Simple and fairly straight-forward, right? What’s pretty cool too is that you can use the active_callback to your advantage. For example if you wanted to show a certain section only a widgetized area was being used. You could use a callback like:

// in the customizer
'active_callback' => 'widgetized_cb'
// later on in the code
function widgetized_cb(){
	return is_active_sidebar( 'primary' );
}

add_panel

Pretty awesome right? See where some of that logic can come into play? Great! Now you know how to add settings, controls, and sections. We can finally take a look at the final one: panels!

What’s super awesome is that this, too, uses two arguments. A unique ID and an associative array. Notice a pattern here? Let’s look at the available ones:

$wp_customize->add_panel( 'my_panel', array(
	'title' => '', // the title for the panel
	'description' => '', // short description of the panel
	'priority' = '', // the higher number, the lower from the top
	'active_callback' => '' // based on preview context
	) );

As you can see not a lot for the panels – yet. The customizer is constantly being worked on in core. There are a lot of things you can do to make it better if you want to help out.

Previewing

Okay, this is the part where things really come together because it deals with JavaScript. You remember in the add_setting there was an option for transport? If you want to create live previews without the entire page being refreshed, you set it to postMessage. In order for it to take place you will have to include a little JavaScript. I would highly recommend using a dedicated file for this. All you have to do is hook to the right place and enqueue it.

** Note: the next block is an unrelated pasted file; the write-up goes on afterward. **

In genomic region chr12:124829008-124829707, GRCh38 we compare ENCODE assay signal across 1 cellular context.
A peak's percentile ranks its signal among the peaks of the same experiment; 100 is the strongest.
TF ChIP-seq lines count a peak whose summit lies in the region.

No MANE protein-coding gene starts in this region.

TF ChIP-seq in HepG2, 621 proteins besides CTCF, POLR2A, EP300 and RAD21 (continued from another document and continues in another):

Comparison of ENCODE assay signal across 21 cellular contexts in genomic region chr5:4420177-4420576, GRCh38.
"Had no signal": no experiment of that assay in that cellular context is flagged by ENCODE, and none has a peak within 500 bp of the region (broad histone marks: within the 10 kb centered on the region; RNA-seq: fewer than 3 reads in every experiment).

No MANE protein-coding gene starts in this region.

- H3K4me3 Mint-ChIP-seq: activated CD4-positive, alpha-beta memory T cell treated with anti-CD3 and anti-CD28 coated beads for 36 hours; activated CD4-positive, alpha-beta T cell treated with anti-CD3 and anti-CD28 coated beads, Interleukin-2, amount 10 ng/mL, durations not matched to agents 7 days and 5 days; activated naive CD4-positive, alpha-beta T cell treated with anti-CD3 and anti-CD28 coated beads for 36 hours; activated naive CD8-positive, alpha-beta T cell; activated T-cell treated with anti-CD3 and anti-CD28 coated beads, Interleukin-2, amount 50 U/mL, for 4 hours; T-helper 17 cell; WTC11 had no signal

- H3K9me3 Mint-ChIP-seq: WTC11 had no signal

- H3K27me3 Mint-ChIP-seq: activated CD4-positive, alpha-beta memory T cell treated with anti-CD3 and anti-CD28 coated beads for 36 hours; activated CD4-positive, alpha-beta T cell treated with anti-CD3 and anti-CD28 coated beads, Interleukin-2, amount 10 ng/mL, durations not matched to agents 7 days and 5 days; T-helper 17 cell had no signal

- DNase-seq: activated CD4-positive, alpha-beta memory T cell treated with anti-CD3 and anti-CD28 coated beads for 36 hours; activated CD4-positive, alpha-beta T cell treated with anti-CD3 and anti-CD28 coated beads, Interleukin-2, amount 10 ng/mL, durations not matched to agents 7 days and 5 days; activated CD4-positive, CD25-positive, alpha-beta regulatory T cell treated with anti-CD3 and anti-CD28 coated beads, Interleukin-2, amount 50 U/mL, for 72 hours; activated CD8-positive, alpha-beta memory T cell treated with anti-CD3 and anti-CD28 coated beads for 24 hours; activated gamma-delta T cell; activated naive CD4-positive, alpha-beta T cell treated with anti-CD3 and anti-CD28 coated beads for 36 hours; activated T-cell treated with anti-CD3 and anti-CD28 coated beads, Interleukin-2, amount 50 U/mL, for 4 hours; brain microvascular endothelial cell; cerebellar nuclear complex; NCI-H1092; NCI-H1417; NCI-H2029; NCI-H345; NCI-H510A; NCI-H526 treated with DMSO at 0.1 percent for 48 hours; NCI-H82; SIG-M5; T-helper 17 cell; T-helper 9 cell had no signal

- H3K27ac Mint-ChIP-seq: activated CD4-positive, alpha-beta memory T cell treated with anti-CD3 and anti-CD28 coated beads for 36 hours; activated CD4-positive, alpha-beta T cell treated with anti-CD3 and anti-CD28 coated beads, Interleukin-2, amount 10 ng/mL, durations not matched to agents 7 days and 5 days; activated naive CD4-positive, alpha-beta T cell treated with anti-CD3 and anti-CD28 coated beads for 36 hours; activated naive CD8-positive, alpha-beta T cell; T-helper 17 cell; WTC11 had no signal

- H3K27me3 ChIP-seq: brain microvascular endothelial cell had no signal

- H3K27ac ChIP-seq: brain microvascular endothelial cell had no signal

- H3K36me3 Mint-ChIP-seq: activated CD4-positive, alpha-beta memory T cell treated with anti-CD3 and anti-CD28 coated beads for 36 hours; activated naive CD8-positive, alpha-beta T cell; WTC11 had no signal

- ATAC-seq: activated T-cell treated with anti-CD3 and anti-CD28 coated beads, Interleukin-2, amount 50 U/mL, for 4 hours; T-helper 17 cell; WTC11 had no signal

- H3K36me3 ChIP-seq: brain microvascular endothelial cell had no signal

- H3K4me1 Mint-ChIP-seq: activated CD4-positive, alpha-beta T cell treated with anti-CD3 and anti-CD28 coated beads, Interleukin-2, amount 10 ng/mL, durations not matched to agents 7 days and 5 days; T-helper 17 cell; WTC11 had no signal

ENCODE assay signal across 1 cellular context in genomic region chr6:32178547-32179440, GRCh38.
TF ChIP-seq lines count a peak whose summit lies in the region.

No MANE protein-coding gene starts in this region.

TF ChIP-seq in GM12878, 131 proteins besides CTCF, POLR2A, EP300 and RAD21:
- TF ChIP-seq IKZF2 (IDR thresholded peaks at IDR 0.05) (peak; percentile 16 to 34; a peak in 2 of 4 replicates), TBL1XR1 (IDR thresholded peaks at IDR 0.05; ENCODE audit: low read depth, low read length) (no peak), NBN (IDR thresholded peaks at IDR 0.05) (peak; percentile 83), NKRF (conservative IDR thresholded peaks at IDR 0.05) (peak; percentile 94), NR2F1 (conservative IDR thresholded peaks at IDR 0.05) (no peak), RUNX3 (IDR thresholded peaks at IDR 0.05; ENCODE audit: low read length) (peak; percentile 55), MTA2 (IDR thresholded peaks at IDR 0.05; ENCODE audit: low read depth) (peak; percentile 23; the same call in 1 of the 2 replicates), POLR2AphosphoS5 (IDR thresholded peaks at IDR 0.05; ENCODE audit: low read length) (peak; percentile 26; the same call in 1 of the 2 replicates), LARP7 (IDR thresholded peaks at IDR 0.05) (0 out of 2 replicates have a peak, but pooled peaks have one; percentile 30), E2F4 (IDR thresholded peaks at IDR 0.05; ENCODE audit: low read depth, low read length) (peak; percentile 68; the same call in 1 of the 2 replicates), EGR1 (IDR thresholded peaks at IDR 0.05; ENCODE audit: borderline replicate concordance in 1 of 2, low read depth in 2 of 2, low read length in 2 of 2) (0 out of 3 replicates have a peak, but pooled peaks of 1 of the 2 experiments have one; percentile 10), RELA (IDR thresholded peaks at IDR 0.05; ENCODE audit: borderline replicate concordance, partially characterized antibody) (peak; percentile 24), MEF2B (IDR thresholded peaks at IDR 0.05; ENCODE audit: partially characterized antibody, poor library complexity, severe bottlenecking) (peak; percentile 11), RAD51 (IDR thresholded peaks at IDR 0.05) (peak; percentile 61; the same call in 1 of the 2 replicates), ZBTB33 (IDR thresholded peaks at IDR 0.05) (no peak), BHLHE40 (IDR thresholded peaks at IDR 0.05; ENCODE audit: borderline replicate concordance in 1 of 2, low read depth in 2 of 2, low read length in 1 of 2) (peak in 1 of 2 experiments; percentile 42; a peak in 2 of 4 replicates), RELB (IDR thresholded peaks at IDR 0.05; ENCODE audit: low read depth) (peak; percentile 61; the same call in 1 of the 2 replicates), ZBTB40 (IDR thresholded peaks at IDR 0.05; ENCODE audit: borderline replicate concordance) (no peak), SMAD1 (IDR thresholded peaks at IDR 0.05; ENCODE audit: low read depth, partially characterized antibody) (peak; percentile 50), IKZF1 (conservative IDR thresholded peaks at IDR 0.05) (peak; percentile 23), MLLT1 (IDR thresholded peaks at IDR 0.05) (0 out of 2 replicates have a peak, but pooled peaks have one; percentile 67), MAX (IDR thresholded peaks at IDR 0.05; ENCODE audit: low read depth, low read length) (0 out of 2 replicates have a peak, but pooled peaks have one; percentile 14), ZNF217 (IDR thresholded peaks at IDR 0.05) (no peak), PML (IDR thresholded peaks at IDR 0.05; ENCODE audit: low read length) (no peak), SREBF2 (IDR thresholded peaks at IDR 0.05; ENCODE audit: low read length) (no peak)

add_action( 'customize_preview_init', 'my_theme_preview' );
function my_theme_preview(){
	wp_enqueue_script( 'my-theme-js-preview-file', get_template_directory_uri() . '/js/my.customize.preview.js', array( 'customize-preview' ), '', true );
}

From there your JavaScript file would include something like:

wp.customize( 'setting_id', function( value ) {
	value.bind( function( newvalue ) {
		// do things
	} );
} );

Final thoughts

So there you have a slight crash course on how the customizer works and what options are available to create a good theme option user experience. There are a few little tricks and things you can also do, so go ahead and explore the core code and find out! You’ll be amazed at what you will find.

Fun with template tags: comment_form

This time I’ll focus on the comment_form(). Neat, fun and with plenty of hooks and filters.

The code

Like usual we will look at the core code of the comment_form. There are approximately 230 lines of code that make up this template tag. Does sound like a lot, right? Yes, but when you look a little closer it is the inline documentation that makes up the brunt of it all.

Yes, documentation. I love it and is what I am doing to an extent with these posts. I am documenting their use with examples in hopes that somebody finds it useful. I know at least one person will.

Anyway, back to the point. The hooks and filters.

The filters

One of the first filters is comment_form_default_fields. Pretty neat one because you can add, remove, and even edit form fields. Let’s make a quick edit and remove the website field from the default, shall we?

add_filter( 'comment_form_default_fields', 'my_new_fields' );
function my_new_fields( $fields ){
	$fields['author'] = '<p class="author input"><label for="name"><span class="required">Your name:</span></label><input name="name" type="text" /></p>';
	
	unset( $fields['url'] );
	return $fields;
}

Pretty neat, right? The next one that we come across is the comment_form_defaults. This one is a little more fun in that it has the previous one included with it. I know you may be thinking what do I mean by that, so let’s look at the code: